Lotus Symphony Spreadsheets
Symphony’s Spreadsheets is what you would expect from a spreadsheet program. The big part of your screen is dedicated to the cells and a one-line toolbar is dedicated to the commonly-used spreadsheet functions. We do not expect any difficulty for the users that have previously used any spreadsheet application, but OpenOffice.org users are one step ahead. Since the Lotus Symphony uses the OOo codebase, the menu entries are pretty much the same.
The application uses the same logic of worksheets inside workbooks. When you open up a new spreadsheet, the program greets you with one worksheet, named “A”. You can of course rename the sheets and add many as you want. You can do that by right clicking on the worksheet name down below on the left.
Spreadsheets can work with complex data matrix. In addition, you can “goal seek”, create what-if scenarios, apply conditional formatting and create dynamic charts. There is also a solver in Spreadsheets, but for the time being it only allows you to solve linear equations. As we mentioned above, Symphony uses the same codebase of OOo, therefore the jargon for many features is the same, for example “Pivot Chart” is “Data Pilot”. And, as you would expect, you have as many functions available in Spreadsheets as in Calc.
One notable shortcoming is for hidden rows/columns. OOo indicates with a small icon where the rows/columns are hidden. In Spreadsheets, there is no such indication (we do not still understand why this feature is not present in all spreadsheet applications.) So, if you hide something, say column B, you have to select both columns A and C together and with right-click you have to click “Show”. Selecting either A or C and choosing “Show” will not show Column B.
We do not expect the users to face difficulties with creating charts. The basic idea is simple and the options are pretty much the same with other spreadsheet programs. For my personal usage, the charts that are available with Symphony Spreadsheets were enough and I personally did not miss anything that comes with the other applications.
In my opinion, Symphony Spreadsheets will be a good partner for your everyday spreadsheet tasks. If you are not a power user working with macros, then you will not miss Microsoft Excel. If you can not do without them, we have to say that Symphony comes with a macro editor and the macro language, called IBM Lotus Symphony Basic, is very similar to Visual Basic for Applications (Dim a$, b as Boolean will sound familiar, I suppose.)
Lotus Symphony Presentations
Lotus Presentations is the place in Lotus Symphony to create your presentations. If you have worked with a presentation software before, you will not have too many difficulties in getting used to the application. We do have to say a few things about what is where before going on.
First, the usual page/outline/page sorter/notes views are not presented at the top, but at the bottom right of the slide page in a drop-down box. When you open Presentations, the default view is Page View, with the slide thumbnails on the left and text properties on the right. Second, switching to Master View is done with the two small icons at the bottom of the slide. You can easily miss them. Third, the animation options are not presented in the right pane as you would expect, but under Presentation -> Animation Effects or through the object’s right click menu. I would very much prefer these to be easily accessible rather than through menus.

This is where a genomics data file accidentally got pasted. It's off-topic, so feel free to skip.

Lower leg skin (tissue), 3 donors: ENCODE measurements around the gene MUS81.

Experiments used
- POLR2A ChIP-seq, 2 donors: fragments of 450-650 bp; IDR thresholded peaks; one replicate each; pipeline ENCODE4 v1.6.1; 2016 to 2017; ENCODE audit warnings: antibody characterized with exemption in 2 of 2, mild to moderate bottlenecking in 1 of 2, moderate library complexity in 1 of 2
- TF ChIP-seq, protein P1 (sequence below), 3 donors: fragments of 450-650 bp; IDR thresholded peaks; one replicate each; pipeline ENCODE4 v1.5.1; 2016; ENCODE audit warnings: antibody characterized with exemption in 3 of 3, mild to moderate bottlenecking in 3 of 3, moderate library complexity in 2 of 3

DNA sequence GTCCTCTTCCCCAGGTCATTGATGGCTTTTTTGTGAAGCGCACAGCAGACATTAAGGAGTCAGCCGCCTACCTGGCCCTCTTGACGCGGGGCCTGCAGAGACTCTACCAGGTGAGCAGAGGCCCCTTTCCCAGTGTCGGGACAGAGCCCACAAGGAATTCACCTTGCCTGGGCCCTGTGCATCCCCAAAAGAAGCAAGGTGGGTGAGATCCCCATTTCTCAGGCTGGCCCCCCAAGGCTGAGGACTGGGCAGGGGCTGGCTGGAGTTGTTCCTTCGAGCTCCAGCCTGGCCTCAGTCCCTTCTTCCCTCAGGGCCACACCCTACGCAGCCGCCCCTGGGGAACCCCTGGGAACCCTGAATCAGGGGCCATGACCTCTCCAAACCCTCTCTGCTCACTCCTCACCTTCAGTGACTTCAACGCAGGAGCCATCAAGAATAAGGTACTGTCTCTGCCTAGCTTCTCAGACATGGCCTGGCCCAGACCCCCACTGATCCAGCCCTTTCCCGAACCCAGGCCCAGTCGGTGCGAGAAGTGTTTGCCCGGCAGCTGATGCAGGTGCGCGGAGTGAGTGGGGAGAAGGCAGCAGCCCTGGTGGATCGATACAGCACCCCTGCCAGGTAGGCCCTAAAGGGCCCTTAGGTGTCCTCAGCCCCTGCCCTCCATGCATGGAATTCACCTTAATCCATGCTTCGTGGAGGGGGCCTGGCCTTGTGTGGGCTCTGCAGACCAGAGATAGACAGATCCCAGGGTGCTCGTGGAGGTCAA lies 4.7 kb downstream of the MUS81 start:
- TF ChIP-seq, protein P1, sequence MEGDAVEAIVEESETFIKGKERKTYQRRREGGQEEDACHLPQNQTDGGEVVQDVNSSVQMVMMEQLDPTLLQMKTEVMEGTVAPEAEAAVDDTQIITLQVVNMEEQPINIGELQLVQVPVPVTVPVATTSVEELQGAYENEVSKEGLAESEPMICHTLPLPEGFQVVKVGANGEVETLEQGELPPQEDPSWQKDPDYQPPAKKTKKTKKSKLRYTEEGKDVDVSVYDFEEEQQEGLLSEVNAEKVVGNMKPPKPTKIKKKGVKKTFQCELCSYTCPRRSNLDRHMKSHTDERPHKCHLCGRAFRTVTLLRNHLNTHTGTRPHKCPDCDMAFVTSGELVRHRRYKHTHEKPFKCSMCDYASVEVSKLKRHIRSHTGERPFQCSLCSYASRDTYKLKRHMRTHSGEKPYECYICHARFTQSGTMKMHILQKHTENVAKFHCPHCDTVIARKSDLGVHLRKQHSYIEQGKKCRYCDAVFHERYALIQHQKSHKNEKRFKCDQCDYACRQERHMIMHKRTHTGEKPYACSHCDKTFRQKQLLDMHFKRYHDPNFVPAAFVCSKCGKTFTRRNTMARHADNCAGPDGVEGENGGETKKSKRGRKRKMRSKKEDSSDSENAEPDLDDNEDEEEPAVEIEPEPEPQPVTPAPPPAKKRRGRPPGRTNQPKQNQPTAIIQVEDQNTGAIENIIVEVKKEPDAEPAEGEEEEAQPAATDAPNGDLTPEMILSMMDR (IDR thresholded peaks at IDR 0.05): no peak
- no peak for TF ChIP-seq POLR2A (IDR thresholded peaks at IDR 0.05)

Presentations opens up a tabbed menu where you can define/edit your animations. However, when you apply them, you can not immediately see the effects. You have to select the first tab and click “Preview”, which will open up a preview window that will show you the resulting animations. If you have to edit anything, you have to go through the tabbed menus to correct and go back to preview. This is very time-consuming.
The image editing offered in the Presentations application is enough. You can resize, rotate, adjust color, brightness, contrast and gamma values. The graphics properties which you can access by right clicking on the image allows you to put your image precisely where you want to put it by defining coordinates. You can also change color resolution to reduce the size of your images. However, inserting an image is not obvious: You have to go through Create -> Graphic from File menu. In my opinion, this is not very intuitive.
Presentations offers an important usable feature, which is the ability to work with layers in slides. That means, you can put a slide of the kitchen plan in your slide and then put the piping plan on it as another layer and then place the electric equipment - such as the dishwasher- as another layer. This will save you immense time because you will not need to remake another slide for each view. You can access the slide’s layers through Edit -> Layer -> Insert.
Presentations has some rough edges in terms of usage, which I described above, but if you leave these aside, it is on the way to replace your current presentation software.
As a final word, the Lotus Symphony suite is well equipped and promising. I can recommend you use the suite in your production systems and I can also recommend you to switch to Symphony from Microsoft Office. Symphony is compliant with all pre-2007 Microsoft Office file formats, but of course, you have to expect minor conversion glitches here and there, which will not, possibly, affect your life at all.
This post is part of the series: Linux Office Suites
You are leaving your beloved operating system and migrating fully to Linux. You are thinking to yourself: how will you be able to create documents; how will you be able to work with spreadsheets; how will you be able to create presentations. Answers plus bonuses inside.